Definition of check side

A type of spin imparted to the cue ball to make it rebound from a cushion at a shallower angle than it would if the spin had not been used.

24 Random Essential Billiards Terms

On two piece cues, the area of the cue between the joint and the wrap.
The wrap is situated over the handle of the cue, below the forearm and above the butt. Common materials used are Irish linen, leather, or cork. These materials make sense, because they provide a sure grip, long life, and help to absorb moisture from the hand when you are sweating through a difficult rack. In addition, wraps are used to compliment the color or style of the cue stick and to elegantly complete the look.
This is a relatively simple machine that is used to duplicate inlay cuts within a cue so that the sizing will be accurate. When compared to the technical CNC machines, this is more like a tape measure, but when this effective tool is used to inlay a cue stick, you are getting a cue with genuine handcrafted inlays.
This is a shot that shows great control and positioning in where the cue will be when all the balls stop rolling.
This term refers to a foul in snooker golf.
This is a shot that attempts to move a number of balls onto your side of the table in a kind of herding attempt.
This is a shot where the cue ball caroms off a number of balls in a pin ball, back and forth, fashion to achieve a shot.
This is a bank in one pocket pool that is sitting at an angle that makes it unsafe to play.
Refers to a person gambling when he has no money. As in, "That jerk can't pay up, he was shooting air barrels the whole time".
Having the cue ball stop precisely where intended.
Having the cue ball stop at or near the center of the table on a forceful break shot (the breaking ideal in many games such as nine-ball);
Verb: "To Clock" To carefully note the abilities or betting inclinations of other players for future reference.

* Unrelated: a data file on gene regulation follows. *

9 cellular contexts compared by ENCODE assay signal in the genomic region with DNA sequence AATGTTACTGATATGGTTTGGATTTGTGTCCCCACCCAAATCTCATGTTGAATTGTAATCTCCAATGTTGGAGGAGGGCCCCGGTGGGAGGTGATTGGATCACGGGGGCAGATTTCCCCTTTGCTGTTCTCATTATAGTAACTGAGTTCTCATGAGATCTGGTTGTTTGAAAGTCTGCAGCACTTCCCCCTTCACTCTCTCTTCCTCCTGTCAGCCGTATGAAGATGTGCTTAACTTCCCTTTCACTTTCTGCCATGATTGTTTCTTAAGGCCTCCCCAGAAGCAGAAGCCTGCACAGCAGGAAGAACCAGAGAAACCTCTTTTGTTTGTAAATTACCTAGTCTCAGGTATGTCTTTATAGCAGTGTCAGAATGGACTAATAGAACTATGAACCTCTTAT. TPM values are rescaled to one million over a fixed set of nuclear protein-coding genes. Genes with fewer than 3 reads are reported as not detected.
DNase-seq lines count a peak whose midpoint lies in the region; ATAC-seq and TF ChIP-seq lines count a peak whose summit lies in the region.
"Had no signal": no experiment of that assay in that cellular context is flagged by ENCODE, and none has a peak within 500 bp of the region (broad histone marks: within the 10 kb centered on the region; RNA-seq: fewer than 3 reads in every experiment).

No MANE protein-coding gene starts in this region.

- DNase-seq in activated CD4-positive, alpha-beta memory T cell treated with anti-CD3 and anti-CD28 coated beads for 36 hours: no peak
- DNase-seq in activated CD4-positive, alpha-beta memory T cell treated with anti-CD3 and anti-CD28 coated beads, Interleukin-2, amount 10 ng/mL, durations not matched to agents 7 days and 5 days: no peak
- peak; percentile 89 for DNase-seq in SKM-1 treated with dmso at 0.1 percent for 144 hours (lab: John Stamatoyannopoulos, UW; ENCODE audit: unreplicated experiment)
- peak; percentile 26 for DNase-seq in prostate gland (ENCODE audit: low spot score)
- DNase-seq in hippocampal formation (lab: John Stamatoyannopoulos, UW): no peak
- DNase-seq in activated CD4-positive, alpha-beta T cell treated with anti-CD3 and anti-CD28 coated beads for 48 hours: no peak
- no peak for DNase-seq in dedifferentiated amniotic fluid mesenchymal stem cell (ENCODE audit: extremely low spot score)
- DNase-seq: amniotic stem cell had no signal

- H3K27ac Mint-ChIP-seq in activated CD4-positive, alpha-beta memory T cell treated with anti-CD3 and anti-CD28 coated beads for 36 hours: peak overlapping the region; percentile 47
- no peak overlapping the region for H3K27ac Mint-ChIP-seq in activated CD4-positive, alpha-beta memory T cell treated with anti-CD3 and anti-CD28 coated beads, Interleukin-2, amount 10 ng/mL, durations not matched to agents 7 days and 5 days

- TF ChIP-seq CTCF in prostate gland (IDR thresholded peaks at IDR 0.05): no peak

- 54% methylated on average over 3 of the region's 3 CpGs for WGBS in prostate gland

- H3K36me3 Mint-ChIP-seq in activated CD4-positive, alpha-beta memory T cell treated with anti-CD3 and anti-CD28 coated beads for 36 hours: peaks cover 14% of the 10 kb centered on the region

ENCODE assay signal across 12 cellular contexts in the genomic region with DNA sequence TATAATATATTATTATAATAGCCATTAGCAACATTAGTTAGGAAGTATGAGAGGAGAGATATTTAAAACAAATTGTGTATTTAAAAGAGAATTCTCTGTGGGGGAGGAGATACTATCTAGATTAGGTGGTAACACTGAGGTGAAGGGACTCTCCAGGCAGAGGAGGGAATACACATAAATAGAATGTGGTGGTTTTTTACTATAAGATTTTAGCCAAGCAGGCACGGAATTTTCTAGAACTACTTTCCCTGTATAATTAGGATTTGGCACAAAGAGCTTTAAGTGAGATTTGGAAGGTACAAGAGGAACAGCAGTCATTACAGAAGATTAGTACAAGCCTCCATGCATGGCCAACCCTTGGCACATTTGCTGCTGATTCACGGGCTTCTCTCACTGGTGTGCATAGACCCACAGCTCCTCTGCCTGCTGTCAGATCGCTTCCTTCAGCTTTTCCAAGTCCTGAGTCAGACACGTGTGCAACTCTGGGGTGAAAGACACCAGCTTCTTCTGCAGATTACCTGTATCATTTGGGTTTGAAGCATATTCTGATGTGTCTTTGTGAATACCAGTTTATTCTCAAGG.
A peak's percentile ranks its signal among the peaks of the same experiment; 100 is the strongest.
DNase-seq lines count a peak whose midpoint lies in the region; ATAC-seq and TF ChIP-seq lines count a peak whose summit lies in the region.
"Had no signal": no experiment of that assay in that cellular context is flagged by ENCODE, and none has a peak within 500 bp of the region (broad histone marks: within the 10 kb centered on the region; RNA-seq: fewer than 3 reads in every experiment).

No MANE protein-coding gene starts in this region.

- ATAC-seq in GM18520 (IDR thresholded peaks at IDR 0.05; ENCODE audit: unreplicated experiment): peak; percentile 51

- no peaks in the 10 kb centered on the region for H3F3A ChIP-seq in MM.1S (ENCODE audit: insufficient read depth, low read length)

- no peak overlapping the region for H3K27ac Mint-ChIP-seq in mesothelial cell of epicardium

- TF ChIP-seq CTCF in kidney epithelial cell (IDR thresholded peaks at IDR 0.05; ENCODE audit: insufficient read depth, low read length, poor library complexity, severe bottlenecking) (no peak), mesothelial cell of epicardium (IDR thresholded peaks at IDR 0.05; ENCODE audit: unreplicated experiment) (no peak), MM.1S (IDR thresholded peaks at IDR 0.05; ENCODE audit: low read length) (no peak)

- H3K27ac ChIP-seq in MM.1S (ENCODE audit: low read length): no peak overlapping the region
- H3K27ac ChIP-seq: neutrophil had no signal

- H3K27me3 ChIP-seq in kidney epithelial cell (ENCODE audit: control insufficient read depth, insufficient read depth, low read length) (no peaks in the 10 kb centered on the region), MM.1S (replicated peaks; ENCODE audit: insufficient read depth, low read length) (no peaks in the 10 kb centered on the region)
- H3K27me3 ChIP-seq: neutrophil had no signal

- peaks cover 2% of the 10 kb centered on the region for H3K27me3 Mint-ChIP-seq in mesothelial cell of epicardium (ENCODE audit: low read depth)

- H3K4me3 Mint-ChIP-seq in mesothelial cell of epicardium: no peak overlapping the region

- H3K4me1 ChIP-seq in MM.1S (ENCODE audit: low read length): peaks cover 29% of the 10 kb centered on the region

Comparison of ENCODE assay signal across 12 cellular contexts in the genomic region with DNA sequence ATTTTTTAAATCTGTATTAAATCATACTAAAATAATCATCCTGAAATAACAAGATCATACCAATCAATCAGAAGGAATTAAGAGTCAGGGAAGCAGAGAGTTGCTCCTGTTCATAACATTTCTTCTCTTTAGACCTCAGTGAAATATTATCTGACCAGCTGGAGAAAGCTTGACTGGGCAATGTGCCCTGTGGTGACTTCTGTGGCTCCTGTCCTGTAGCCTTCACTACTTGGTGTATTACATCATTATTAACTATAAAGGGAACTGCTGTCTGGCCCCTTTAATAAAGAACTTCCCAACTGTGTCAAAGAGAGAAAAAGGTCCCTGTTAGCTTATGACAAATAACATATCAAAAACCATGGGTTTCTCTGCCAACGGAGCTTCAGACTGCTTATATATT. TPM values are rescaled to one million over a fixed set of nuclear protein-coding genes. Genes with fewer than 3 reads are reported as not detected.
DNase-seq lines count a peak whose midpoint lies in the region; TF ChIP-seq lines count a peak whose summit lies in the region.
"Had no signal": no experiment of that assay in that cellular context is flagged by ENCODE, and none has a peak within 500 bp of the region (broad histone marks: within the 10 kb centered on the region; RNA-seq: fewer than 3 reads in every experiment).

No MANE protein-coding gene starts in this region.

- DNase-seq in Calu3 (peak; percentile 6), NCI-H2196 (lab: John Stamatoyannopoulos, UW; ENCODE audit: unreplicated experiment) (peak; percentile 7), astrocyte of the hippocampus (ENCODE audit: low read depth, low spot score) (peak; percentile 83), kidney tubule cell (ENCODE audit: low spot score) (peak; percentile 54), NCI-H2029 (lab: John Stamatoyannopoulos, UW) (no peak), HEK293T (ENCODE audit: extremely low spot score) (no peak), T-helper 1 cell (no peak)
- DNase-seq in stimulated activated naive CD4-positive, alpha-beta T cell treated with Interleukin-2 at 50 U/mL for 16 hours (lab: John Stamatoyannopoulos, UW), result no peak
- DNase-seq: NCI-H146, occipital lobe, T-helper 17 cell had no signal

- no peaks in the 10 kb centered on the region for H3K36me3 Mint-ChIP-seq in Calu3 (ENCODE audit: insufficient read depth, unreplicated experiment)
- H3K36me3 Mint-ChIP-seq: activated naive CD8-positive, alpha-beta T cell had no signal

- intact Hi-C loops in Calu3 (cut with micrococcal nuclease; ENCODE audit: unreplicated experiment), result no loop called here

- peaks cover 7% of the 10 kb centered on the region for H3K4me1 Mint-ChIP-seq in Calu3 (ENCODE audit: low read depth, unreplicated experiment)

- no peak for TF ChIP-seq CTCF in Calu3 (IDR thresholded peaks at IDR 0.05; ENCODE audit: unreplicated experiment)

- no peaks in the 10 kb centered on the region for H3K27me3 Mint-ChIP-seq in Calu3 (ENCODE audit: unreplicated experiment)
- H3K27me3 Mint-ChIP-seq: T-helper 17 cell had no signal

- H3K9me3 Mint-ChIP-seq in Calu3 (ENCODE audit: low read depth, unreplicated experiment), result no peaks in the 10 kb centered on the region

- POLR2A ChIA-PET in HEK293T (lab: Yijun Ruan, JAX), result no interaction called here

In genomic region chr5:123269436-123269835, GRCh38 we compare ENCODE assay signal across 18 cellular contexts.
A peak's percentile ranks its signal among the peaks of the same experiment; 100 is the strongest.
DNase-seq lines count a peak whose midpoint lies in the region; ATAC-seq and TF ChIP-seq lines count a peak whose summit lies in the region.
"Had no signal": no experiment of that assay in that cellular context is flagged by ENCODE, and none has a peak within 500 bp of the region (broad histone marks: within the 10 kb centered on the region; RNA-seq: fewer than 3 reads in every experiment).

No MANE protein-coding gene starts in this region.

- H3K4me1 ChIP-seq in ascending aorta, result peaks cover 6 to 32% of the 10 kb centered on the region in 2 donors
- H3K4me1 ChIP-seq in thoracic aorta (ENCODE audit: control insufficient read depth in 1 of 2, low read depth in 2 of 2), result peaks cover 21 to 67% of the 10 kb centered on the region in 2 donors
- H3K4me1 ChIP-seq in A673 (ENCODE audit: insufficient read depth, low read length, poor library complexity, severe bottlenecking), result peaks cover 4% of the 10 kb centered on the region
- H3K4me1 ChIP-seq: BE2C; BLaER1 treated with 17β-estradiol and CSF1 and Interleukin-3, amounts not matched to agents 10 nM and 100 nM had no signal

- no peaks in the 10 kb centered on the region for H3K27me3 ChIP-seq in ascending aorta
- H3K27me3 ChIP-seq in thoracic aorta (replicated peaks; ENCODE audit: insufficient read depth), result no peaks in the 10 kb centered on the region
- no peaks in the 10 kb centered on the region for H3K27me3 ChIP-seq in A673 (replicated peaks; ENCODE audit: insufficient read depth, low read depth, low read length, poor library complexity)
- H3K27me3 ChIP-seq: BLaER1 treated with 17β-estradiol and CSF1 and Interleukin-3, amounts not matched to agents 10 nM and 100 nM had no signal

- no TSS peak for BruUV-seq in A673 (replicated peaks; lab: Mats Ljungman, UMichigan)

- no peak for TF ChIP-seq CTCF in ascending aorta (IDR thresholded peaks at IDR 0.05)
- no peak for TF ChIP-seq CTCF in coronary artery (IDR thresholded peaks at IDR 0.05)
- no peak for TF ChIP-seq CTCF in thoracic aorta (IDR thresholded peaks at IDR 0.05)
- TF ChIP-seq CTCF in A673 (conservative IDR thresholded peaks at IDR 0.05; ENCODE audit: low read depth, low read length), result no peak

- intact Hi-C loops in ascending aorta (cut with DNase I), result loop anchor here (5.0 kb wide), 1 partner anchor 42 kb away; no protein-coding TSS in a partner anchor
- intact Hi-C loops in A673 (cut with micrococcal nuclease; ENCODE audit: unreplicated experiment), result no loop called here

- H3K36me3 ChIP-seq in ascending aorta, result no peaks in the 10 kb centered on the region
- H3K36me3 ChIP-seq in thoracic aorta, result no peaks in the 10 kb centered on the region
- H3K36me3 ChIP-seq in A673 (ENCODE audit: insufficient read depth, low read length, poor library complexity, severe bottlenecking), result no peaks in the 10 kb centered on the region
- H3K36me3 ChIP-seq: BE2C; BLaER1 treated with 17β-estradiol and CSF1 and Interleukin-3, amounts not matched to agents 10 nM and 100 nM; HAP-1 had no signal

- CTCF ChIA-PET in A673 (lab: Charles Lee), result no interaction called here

A description of play in carom billiards games in which the balls remain widely separated rather than gathered, requiring much more skill to score points and making nurse shots effectively impossible, and making for a more interesting game for onlookers. Most skilled players try to gather the balls as quickly as possible to increase their chances of continuing to score in a long run.
In snooker, after particular fouls are committed, the referee can call a "free ball." This allows the next player to assign any ball as "ball on" if he or she is shooting next.
(Chiefly U.S.) Side spin (english) placed on a same side of the cue ball as the direction in which the object ball is being cut (left-hand english when cutting a ball to the left, and vice versa). In addition to affecting cue ball position, inside english can increase throw.
This is how the player is who is does not break before they get a chance to get out of the break. This time period is when the breaking player with a position advantage on the table.
An area defined on a billiard table, in games such as pool, snooker, English billiards and bagatelle, by a single balkline (drawn or imaginary) that runs across the table near the head (bottom) end; exactly where depends upon table type and size. This balk is where the cue ball is placed in lagging for lead, for making the opening break shot, and sometimes for other purposes, depending upon the game.
Refers to a person gambling when he has no money. As in, "That jerk can't pay up, he was shooting air barrels the whole time".
Also double-century break. In English billiards, a break of 200-299 points (i.e. double a century). Larger multi-centuries are regularly achieved. Rare in amateur play, triple centuries are routine, and quadruples not uncommon at World Professional Billiards Championships; 2007 winner Mike Russell shot four triples in the final round alone, while of sixteen competitors, three shot quadruple centuries (one once, one twice, and Russell three times). Quintuple centuries are rare even at the professional level, with only the 494 shot by nine-time World Champion Russell (who has more such titles than any other player in history as of 2007) coming close in that event. World Champion Geet Sethi holds the world record, at a duodectuple century (and then some) of 1276 consecutive points."
The full fifteen ball set of pool or snooker object balls after being racked, before the break shot (i.e., same as rack, definition 2, and triangle, defn. 2). Chiefly British today, but also an American usage ca. World War I.
This is an attempt where one player answers the other players successful shot or run with a successful shot or run.
Same as stripes, in New Zealand. Compare yellows, high, big ones; contrast unders.
Asian Pocket Billiard Union. The APBU is a member of the WPA.
Any ball that may be legally struck by the cue ball.
Also bar box, pub table, tavern table. Distinctive pool tables found in bars/pubs/taverns, and often in various other venues such as family entertainment centers and arcade rooms at bowling alleys. They are almost always coin-operated and smaller than tables found in pool halls. Typical bar boxes are 3.5 ft (1.1 m) × 7 ft (2.1 m).